learned will have to put in to practice in the boardroom.

ads were not stereotypical, thereby devaluing its customer

More and more, designers are being given a place at the

base. In the end, apologies aren’t good enough. Somewhere

table and are being brought in at the beginning of projects

along the way someone has take responsibility.

rather than near the end. It is here where they can steer

Toscani’s work for Benetton brings up an interesting question. The photographer used the clothing company as

the visual direction of a campaign and help educate the client as to what is, and isn’t, a stereotype.

a vehicle to address hot-button topics, including race. At what point should advertising and political commentary

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Interview With Steven Heller

was so strong you could take the black off a black person, and so you’ve got to think about that. What is it saying

Steven Heller is an author of more than 100 books

about people in this country who were franchised or who

on design and culture and is also the co-chair

were disenfranchised? Advertising was not an engine

of the MFA Designer as Author Department at

thought of blacks as inferior, but they also saw them as

the School of Visual Arts, New York. He is a

being—at least some of them—being unthreatening and

former art director at the New York Times and

of thought. It was a reflection of thought, and so people

being what were called friendly trade characters. Do you think images using stereotypes have changed or

is an avid collector of racial artifacts. He

evolved since the early 20th century. How have they evolved?

answers questions about the intersection of

I think there’s the racial consciousness so things that are

design and stereotypes.

used anymore. There’s always an evolution of language,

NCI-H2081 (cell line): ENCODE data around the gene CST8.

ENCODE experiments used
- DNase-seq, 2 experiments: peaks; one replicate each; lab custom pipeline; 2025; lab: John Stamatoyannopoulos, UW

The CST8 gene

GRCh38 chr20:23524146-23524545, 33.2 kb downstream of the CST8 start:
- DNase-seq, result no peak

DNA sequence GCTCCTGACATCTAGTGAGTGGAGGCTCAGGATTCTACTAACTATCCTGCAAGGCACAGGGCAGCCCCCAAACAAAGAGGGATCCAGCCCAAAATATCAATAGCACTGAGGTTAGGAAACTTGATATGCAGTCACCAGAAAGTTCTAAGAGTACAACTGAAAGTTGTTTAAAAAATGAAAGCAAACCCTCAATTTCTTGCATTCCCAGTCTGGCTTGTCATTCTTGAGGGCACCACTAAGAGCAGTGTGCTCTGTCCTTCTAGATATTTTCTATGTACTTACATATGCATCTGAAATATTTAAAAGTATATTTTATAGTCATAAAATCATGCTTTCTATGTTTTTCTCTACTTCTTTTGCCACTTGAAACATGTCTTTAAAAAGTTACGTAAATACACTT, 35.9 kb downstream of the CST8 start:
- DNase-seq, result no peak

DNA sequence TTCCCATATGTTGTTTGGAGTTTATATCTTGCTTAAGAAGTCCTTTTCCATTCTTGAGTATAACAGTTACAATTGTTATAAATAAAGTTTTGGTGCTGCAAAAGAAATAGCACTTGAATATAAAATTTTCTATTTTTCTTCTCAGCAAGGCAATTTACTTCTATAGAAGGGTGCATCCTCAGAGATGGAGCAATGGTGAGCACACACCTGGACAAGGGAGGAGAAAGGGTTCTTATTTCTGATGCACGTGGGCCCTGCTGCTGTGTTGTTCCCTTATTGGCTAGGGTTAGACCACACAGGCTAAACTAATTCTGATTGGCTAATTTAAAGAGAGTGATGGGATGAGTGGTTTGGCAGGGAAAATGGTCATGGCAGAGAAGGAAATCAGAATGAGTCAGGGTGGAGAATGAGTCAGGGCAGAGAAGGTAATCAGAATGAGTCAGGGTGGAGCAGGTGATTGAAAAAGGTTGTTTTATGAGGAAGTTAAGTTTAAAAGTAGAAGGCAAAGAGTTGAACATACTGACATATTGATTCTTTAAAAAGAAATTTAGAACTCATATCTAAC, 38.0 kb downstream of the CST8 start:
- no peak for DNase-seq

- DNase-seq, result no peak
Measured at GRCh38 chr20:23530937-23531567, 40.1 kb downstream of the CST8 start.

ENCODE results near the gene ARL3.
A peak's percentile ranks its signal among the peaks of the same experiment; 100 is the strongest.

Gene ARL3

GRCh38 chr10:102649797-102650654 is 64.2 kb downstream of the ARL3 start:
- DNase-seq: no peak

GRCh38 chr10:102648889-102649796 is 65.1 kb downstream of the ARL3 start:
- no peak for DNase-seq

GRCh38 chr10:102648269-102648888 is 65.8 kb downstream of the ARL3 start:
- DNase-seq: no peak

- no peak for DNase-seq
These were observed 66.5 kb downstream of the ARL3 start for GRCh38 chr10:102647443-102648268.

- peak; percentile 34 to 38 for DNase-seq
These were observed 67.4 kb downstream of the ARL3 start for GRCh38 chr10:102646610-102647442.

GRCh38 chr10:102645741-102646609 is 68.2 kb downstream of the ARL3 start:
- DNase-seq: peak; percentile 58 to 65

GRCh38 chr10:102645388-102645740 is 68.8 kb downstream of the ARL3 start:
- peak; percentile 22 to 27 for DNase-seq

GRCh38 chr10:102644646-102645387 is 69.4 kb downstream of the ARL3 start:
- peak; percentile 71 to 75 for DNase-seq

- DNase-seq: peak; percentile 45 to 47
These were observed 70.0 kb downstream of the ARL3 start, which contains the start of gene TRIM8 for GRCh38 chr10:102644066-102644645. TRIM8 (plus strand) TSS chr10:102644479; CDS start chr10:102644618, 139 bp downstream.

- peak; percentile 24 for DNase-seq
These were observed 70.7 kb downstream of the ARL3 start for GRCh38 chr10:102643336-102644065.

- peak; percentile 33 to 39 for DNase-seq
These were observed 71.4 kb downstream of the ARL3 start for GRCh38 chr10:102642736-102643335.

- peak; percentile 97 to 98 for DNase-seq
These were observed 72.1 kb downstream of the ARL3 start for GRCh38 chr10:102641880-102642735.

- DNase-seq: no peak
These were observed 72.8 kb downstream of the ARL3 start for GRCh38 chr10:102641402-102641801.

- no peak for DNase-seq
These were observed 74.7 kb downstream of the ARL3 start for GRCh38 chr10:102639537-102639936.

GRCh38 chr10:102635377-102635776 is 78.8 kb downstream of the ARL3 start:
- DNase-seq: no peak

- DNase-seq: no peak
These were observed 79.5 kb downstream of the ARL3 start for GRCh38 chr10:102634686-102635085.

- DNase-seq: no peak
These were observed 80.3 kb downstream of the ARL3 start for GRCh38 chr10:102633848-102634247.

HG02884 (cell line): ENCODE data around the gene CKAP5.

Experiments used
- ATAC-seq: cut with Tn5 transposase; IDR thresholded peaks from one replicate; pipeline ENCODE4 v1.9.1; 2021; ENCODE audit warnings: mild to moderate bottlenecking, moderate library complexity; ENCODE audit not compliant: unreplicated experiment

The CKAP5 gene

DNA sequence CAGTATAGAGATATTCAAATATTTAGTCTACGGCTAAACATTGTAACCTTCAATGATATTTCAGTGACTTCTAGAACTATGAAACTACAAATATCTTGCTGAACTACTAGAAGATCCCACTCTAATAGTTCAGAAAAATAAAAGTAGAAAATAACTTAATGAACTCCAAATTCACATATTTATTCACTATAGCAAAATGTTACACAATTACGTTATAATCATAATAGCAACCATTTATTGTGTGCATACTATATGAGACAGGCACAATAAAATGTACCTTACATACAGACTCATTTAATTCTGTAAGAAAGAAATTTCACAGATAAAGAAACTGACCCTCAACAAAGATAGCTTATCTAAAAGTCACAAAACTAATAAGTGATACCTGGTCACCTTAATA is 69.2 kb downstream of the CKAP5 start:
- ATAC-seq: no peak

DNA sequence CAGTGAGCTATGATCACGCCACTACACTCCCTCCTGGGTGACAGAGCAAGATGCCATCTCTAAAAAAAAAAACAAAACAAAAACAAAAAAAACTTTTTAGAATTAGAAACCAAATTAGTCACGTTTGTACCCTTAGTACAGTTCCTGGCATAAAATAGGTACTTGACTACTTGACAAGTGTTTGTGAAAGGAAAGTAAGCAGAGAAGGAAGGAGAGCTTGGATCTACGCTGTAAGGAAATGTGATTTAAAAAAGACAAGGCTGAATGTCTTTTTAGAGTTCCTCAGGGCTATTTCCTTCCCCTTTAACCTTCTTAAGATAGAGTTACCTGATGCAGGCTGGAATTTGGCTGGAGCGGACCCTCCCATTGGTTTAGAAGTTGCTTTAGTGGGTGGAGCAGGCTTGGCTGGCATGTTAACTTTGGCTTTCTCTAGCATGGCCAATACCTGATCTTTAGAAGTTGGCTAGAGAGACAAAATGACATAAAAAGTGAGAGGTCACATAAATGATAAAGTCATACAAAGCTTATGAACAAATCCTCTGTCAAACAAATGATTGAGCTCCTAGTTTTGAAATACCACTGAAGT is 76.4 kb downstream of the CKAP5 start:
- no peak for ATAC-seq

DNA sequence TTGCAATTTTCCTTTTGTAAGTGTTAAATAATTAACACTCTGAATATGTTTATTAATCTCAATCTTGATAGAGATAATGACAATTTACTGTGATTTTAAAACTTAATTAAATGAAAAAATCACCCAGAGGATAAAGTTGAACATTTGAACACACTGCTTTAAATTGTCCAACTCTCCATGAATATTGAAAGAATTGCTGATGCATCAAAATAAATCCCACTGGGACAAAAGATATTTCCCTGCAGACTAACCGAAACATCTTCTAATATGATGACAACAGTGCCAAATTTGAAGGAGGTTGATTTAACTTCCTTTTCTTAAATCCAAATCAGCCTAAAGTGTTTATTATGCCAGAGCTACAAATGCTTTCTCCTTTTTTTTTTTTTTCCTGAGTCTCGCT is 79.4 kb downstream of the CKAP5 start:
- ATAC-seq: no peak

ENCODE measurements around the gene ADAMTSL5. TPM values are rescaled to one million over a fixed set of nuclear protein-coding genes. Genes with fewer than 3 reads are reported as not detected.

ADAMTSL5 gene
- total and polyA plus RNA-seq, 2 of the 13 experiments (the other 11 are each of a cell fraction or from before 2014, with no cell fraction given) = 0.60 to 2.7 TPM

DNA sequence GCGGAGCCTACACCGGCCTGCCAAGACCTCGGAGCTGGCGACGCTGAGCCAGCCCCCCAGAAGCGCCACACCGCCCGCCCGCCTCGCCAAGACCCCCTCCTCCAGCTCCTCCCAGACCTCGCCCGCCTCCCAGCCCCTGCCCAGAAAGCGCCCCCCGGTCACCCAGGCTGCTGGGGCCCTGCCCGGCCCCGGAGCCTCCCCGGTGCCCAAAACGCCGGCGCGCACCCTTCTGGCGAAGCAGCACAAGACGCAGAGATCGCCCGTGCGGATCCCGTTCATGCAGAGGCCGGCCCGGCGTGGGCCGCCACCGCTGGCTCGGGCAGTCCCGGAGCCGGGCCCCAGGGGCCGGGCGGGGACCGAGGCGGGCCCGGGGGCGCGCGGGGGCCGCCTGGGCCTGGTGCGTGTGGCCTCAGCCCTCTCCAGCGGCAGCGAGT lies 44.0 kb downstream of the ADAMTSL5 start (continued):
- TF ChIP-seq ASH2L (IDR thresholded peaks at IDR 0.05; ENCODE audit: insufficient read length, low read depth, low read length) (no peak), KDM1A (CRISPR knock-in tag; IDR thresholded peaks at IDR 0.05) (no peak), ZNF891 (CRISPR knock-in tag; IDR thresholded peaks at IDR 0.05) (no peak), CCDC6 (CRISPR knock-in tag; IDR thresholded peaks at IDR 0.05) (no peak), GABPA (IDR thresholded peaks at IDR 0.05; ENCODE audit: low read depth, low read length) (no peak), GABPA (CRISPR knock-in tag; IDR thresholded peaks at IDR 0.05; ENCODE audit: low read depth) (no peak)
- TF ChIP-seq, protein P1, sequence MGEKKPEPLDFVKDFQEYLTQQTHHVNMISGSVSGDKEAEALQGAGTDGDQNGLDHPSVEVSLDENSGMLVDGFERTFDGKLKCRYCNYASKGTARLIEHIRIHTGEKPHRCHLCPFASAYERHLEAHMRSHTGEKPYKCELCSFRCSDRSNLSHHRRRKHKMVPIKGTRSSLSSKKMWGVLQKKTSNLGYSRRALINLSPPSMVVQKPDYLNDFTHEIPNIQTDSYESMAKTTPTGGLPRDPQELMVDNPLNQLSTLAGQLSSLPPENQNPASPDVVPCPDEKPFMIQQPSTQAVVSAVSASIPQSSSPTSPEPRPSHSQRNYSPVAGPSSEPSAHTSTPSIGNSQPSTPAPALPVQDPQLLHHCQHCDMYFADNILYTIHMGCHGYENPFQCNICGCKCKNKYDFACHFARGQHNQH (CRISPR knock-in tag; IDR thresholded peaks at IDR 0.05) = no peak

perceived as insulting or degrading are certainly not and I think what we’re talking about is pictorial lan-

Advertisements of the 19th and early 20th centuries, such as

guage, and that evolved as people’s consciousness have

the one for Pears Soap, relied heavily on racist imagery to

evolved. We don’t see that many of the same kind of

communicate their messages. Why was this acceptable imagery?

19th-century racist images. In fact what we’ve seen is a

How do you think images using stereotypes have changed

kind of co-option of those images used either as satire

or evolved since the early 20th century?

or other forms of humor. We do see stereo-types emerging

Well, they were acceptable imagery because nobody knew anything better, because that was the vernacular of the day. They spoke in those terms of otherness. This was a melting pot country, but there was a lot of stuff that didn’t quite melt, and one of the ways to kind of cope with the fact that there were so many different people that were either coming here or dragged here was through racial and ethnic stereotypes. Now with African-American slaves, they were already enslaved, so they became even more enslaved through these images, and Pears Soap used quite a bit of racial imagery in a semiotic way. There were soap ads where the soap

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of other people that are threatening to us, like Arab stereotypes. But I think the stereotypes are also not just racial and ethnic, but gender driven and sexual-preference driven. They’re social as well as racial. I’ve heard a couple schools of thought about the recurrence of racist themes in advertising and popular art, such as Aunt Jemima. One view is that she has lost her potency as a symbol of racism and is now just a nostalgic figure. Another is that she will always be a symbol of racism and therefore should be removed completely. Can racially charged imagery ever become separated enough from its root origins that it becomes safe and acceptable?

Think Before You Type | The Persistence and Evolution of Racial Stereotypes in Contemporary Design


Aunt Jemima is very good case in point and so is Uncle

white household—a sort of goofy positive image. Fast-forward

Ben’s rice. These two characters come out of the slave tradi-

to present day when Asians are frequently stereotyped as

tion and they were made into friendly trade characters,

technology experts. It’s a stereotype with a positive message.

so they were born of a very dubious parentage. But they’ve

Is this offensive or harmful in the same way as negative

been changed considerably just as other trade characters

stereotypes? Why would that be?

have been changed. You know, you can say that they’re rac-

It’s actually a really good question. It’s a thesis in and